Home Salt Lake City Press Releases 2012 California Methamphetamine Trafficker Sentenced to 22 Years in Prison for Gun and Drug Offenses

California Methamphetamine Trafficker Sentenced to 22 Years in Prison for Gun and Drug Offenses
Fifth and Final Defendant Sentenced

U.S. Attorney’s Office September 05, 2012
  • District of Idaho (208) 334-1211

BOISE—Mario Bautista, 36, of Bell Gardens, California, was sentenced today in United States District Court to 271 months in prison for conspiracy to distribute methamphetamine and possession, brandishment, and discharge of a firearm in furtherance of a drug trafficking crime, U.S. Attorney Wendy J. Olson announced. U.S. District Judge Edward J. Lodge also ordered Bautista to forfeit $200,000 in drug proceeds; pay $10,000 in restitution; and pay a $2,000 fine. Following his prison term, Bautista must serve five years of supervised release. He pled guilty to the charges on April 10, 2012.

According to court records, five defendants, Bautista, Shane Brizendine, Armando Saltzer, Monica Martinez, and Daniel Pena, admitted they participated in a large-scale drug trafficking ring in the Treasure Valley over a period of several years. Bautista admitted that beginning on or about May 20, 2009, and continuing to August 12, 2011, he conspired with co-defendants Saltzer, Brizendine, Martinez, and others to distribute methamphetamine. Bautista further admitted to ordering co-defendant Pena to commit a drive-by shooting on a house located in Wilder, Idaho. Pena admitted to committing this drive-by shooting, in which several bullets narrowly missed a juvenile who was asleep in the house. Additionally, Bautista admitted that in August 2011, he held several people hostage, while pointing a gun at their heads and threatening to kill them and their family because a prior drug debt was unpaid. One of the victims pleaded with Bautista not to kill her, as she was pregnant.

In sentencing Bautista, U.S. District Judge Edward J. Lodge stated, “You lived a life of intimidation and threats, and it is difficult for the court to show sympathy, when you showed no sympathy for others.” Judge Lodge noted that in addition to ordering a drive-by shooting, and threatening to kill the family members of those that had outstanding drug debts, Bautista threatened a co-defendant, advising her that if she did not pay her drug debt, he would throw acid in her face.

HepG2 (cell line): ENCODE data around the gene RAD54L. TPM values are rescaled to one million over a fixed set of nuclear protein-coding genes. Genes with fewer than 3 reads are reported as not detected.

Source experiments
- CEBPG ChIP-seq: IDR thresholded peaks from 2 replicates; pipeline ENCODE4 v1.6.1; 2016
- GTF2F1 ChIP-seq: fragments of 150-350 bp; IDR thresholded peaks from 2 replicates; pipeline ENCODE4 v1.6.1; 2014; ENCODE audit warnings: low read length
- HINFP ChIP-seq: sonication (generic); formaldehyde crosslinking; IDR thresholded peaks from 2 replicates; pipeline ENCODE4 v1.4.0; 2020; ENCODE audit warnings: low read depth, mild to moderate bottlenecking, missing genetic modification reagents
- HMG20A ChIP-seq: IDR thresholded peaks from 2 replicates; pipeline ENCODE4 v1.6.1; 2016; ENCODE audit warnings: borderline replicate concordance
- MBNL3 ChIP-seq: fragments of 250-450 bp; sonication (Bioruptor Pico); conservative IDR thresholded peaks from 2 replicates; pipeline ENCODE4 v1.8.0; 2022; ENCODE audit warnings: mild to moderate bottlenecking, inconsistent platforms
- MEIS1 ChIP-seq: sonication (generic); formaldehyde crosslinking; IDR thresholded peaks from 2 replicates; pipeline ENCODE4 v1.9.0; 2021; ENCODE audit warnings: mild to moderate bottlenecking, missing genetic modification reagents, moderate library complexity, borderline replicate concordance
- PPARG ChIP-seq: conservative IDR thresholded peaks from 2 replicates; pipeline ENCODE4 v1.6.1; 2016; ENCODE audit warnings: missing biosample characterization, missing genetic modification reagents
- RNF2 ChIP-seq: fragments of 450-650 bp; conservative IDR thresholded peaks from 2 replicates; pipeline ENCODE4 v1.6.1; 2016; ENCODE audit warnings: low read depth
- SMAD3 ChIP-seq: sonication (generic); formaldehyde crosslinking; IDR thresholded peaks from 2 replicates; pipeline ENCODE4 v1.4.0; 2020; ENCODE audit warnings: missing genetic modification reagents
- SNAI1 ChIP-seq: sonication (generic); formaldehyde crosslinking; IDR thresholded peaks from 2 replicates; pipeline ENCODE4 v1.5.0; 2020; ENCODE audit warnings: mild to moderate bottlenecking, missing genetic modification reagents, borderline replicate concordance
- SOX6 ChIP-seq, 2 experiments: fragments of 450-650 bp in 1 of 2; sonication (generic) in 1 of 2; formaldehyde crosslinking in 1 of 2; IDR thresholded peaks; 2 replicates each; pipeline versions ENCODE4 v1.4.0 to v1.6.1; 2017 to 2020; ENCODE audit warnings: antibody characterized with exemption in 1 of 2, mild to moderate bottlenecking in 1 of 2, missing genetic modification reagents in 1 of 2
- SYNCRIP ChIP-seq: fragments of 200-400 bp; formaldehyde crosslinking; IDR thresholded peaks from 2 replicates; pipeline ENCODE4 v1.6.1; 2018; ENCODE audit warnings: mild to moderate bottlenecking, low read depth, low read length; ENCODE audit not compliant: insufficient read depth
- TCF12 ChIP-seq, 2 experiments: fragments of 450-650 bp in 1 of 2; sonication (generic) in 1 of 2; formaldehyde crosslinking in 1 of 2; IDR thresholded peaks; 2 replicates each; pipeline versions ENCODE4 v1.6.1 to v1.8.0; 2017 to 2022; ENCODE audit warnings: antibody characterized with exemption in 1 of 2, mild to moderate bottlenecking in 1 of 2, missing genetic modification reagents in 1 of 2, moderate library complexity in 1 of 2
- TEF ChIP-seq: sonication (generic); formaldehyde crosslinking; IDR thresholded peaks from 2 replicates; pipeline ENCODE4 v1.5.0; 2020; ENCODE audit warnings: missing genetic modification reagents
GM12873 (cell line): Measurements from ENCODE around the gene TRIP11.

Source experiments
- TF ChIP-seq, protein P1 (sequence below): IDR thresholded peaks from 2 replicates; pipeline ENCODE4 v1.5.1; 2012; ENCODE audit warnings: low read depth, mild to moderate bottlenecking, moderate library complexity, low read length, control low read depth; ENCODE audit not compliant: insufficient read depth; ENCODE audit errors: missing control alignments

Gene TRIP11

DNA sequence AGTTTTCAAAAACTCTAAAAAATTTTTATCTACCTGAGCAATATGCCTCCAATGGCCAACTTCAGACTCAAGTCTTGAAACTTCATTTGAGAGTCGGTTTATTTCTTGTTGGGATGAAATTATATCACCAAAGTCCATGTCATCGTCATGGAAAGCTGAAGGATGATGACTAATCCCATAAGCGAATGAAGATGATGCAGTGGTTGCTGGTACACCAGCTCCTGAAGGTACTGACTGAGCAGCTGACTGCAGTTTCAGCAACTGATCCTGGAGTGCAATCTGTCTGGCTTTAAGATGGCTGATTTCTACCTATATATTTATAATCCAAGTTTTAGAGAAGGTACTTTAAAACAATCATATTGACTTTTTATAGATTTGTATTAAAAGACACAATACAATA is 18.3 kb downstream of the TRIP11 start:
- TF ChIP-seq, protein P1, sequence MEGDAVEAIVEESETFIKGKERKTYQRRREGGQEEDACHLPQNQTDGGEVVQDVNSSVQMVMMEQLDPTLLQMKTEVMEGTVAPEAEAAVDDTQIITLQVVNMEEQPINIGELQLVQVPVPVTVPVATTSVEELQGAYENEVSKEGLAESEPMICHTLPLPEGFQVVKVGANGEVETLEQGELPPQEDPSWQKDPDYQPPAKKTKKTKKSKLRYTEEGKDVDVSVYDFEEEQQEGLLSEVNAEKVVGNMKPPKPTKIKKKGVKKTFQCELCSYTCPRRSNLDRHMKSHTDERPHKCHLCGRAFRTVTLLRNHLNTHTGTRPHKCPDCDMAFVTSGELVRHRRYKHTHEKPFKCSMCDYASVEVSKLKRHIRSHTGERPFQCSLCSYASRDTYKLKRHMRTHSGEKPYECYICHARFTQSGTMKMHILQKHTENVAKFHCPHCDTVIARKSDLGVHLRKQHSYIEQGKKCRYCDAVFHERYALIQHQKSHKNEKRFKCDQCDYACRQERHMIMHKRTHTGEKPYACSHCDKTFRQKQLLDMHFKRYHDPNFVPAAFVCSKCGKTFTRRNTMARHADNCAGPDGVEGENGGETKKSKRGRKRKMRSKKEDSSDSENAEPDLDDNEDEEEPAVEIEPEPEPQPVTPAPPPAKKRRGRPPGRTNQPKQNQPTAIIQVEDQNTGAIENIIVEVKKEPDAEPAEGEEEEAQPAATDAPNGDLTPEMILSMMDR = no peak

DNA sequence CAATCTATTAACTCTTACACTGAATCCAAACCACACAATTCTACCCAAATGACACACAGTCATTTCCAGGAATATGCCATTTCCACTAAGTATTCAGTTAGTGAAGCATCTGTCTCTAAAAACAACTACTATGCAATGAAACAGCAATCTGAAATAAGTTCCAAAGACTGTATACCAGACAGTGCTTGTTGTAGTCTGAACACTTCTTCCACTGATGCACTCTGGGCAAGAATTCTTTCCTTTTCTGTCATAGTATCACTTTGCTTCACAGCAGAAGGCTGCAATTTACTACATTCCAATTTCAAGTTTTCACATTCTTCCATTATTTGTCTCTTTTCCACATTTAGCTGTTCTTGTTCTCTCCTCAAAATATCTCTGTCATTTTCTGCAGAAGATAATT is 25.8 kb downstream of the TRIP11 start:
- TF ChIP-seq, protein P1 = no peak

The four co-defendants sentenced earlier to serve federal prison sentences for conspiracy to distribute methamphetamine are Armando Jason Saltzer, of Nampa, Idaho, 160 months; Monica Martinez, of Wilder, 60 months; Shane Brizendine, of Wilder, 162 months; and Daniel Pena, of Caldwell, Idaho, 156 months. Pena also pled guilty to discharge of a firearm in furtherance of a drug trafficking crime. Saltzer, Pena, and Martinez each had prior felony drug convictions. All five defendants have been ordered to forfeit all assets derived from the drug trafficking offense.

“This case demonstrates the violence that accompanies methamphetamine trafficking organizations that come to Idaho because of our community’s insatiable desire for this very powerful, dangerous, and addictive drug,” said Olson. “Methamphetamine and those that bring it to Idaho, distribute it throughout our state, and use it in our communities, are a major threat to the safety and well-being of our citizens.”

Doug Hart, FBI Acting Supervisory Special Agent stated, “The case against Mr. Bautista and the sentence that was issued today demonstrate the seriousness of gang related drug and associated violent crimes. The FBI and the participating agencies that constitute the Treasure Valley Metro Violent Crimes Task Force are committed to the fight against gangs and drug trafficking organizations, and we will not cease in our ongoing efforts to protect the citizens of our communities from persons who are engaged in these illegal activities.”

The case was investigated by the Treasure Valley Metro Violent Crimes Task Force, one of 160 Safe Streets task forces nationwide in which local, state, and federal law enforcement agencies combine their resources and expertise to address gangs and other public safety issues across traditional jurisdictional boundaries throughout the Treasure Valley.